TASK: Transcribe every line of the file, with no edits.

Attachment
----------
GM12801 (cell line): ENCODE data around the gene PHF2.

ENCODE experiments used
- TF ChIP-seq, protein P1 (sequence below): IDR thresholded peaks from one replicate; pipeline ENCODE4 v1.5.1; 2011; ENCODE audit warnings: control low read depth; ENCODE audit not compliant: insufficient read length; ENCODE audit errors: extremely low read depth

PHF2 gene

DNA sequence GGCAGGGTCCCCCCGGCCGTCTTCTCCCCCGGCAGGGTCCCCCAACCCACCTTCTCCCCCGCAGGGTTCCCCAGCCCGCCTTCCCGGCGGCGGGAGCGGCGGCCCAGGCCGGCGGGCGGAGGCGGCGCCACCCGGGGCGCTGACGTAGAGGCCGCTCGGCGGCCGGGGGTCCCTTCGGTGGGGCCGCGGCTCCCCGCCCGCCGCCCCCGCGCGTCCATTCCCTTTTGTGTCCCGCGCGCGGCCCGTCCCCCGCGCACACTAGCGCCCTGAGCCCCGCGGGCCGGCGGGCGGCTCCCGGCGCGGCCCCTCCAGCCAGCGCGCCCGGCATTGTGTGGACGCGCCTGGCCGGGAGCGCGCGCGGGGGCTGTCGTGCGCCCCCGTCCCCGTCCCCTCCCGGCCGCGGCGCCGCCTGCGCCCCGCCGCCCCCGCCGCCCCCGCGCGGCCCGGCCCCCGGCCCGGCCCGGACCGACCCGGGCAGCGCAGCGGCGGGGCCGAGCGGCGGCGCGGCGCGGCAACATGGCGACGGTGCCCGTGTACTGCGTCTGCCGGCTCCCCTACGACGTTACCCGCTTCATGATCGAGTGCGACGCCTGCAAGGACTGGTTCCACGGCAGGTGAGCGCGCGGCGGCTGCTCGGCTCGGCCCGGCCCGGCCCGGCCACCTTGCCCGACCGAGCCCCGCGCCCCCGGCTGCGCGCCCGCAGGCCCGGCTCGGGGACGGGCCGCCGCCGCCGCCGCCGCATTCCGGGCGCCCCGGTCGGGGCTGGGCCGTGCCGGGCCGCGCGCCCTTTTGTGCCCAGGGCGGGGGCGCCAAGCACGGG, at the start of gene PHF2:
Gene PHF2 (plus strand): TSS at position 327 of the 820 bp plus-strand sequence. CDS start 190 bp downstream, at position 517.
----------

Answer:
GM12801 (cell line): ENCODE data around the gene PHF2.

ENCODE experiments used
- TF ChIP-seq, protein P1 (sequence below): IDR thresholded peaks from one replicate; pipeline ENCODE4 v1.5.1; 2011; ENCODE audit warnings: control low read depth; ENCODE audit not compliant: insufficient read length; ENCODE audit errors: extremely low read depth

PHF2 gene

DNA sequence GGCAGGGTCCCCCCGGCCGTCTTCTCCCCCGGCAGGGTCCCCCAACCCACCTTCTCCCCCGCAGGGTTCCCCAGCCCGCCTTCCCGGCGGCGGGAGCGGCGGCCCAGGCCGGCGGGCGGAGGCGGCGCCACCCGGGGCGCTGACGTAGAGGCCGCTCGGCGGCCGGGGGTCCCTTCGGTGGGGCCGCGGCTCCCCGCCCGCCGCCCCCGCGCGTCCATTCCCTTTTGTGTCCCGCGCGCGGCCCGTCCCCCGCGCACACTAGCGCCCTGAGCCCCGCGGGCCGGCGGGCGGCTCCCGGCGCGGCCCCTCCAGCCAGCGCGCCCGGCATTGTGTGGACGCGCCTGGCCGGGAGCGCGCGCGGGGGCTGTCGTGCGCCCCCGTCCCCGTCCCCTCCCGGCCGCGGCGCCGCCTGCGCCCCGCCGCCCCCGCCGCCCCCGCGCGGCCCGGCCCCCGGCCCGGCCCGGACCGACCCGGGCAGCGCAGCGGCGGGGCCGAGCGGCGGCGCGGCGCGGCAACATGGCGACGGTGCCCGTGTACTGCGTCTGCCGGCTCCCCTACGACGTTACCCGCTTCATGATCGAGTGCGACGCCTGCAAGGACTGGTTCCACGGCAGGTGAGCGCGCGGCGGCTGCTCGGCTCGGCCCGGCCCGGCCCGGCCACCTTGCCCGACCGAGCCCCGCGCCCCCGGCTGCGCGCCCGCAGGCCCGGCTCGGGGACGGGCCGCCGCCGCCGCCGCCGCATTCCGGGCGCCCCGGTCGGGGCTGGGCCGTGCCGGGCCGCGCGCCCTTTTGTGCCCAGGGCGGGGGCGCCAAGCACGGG, at the start of gene PHF2:
Gene PHF2 (plus strand): TSS at position 327 of the 820 bp plus-strand sequence. CDS start 190 bp downstream, at position 517.